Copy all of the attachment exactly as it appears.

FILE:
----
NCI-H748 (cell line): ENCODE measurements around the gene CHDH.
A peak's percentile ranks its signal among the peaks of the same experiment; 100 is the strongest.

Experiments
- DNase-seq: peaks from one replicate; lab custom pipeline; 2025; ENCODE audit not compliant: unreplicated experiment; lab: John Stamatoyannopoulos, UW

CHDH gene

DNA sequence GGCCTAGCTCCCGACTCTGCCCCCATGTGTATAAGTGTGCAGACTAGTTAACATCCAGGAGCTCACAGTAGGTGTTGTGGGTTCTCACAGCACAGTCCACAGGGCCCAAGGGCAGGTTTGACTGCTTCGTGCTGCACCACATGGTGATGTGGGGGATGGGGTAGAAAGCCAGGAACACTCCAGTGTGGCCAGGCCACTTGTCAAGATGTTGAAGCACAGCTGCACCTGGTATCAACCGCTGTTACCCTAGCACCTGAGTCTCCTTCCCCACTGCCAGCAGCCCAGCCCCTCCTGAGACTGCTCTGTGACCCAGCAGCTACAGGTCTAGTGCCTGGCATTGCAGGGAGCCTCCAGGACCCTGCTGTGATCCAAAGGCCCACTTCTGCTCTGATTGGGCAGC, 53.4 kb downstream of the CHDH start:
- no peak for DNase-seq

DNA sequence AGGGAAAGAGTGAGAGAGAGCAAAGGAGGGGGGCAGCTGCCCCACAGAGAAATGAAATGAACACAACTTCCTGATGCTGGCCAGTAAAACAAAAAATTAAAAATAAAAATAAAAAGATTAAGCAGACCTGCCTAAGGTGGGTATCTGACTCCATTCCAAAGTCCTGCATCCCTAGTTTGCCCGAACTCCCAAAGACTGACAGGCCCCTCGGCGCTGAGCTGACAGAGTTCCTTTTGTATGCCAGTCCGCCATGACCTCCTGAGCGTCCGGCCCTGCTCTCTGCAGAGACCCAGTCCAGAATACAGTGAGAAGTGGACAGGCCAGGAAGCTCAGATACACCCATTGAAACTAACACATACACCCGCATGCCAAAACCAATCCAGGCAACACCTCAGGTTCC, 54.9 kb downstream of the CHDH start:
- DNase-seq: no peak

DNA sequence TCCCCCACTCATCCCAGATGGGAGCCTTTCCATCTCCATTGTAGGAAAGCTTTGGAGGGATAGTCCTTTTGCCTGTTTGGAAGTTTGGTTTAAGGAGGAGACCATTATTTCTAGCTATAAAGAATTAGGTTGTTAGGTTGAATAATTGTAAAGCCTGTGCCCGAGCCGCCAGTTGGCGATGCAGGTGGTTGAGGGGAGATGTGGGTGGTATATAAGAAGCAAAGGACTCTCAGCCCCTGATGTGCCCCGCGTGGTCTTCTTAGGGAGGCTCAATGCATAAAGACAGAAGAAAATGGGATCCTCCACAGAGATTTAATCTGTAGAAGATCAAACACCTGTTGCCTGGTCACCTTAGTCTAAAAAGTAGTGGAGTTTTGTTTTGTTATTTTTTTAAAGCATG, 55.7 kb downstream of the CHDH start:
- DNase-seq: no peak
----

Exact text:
NCI-H748 (cell line): ENCODE measurements around the gene CHDH.
A peak's percentile ranks its signal among the peaks of the same experiment; 100 is the strongest.

Experiments
- DNase-seq: peaks from one replicate; lab custom pipeline; 2025; ENCODE audit not compliant: unreplicated experiment; lab: John Stamatoyannopoulos, UW

CHDH gene

DNA sequence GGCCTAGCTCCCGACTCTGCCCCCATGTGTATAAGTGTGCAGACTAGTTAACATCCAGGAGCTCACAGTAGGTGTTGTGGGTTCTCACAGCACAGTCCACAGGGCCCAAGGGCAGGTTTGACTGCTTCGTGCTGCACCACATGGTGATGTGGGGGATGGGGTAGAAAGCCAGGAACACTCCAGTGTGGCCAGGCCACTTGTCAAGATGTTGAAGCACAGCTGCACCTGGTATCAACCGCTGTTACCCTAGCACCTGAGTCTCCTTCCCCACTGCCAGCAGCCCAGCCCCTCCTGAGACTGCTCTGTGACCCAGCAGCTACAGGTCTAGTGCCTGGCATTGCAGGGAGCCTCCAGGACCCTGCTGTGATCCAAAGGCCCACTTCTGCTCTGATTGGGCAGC, 53.4 kb downstream of the CHDH start:
- no peak for DNase-seq

DNA sequence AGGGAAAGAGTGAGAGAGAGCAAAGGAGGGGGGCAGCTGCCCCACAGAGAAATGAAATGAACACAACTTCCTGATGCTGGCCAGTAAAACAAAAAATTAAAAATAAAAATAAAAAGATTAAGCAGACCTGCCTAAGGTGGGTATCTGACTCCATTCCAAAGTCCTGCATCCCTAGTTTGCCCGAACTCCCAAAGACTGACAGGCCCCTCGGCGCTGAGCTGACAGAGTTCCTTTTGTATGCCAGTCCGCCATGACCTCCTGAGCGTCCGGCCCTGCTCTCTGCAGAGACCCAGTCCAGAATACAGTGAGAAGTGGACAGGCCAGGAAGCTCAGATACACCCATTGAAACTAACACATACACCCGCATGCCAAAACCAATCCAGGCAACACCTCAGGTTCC, 54.9 kb downstream of the CHDH start:
- DNase-seq: no peak

DNA sequence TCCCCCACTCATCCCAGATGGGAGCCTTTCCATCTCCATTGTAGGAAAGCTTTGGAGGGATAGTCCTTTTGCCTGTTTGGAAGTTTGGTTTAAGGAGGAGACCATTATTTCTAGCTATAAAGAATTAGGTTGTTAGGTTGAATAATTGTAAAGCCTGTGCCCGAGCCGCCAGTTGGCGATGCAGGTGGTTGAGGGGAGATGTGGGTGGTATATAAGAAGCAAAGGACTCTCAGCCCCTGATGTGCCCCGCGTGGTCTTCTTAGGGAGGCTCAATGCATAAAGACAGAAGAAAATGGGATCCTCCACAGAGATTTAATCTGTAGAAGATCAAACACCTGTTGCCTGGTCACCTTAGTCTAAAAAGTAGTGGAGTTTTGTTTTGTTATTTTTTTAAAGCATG, 55.7 kb downstream of the CHDH start:
- DNase-seq: no peak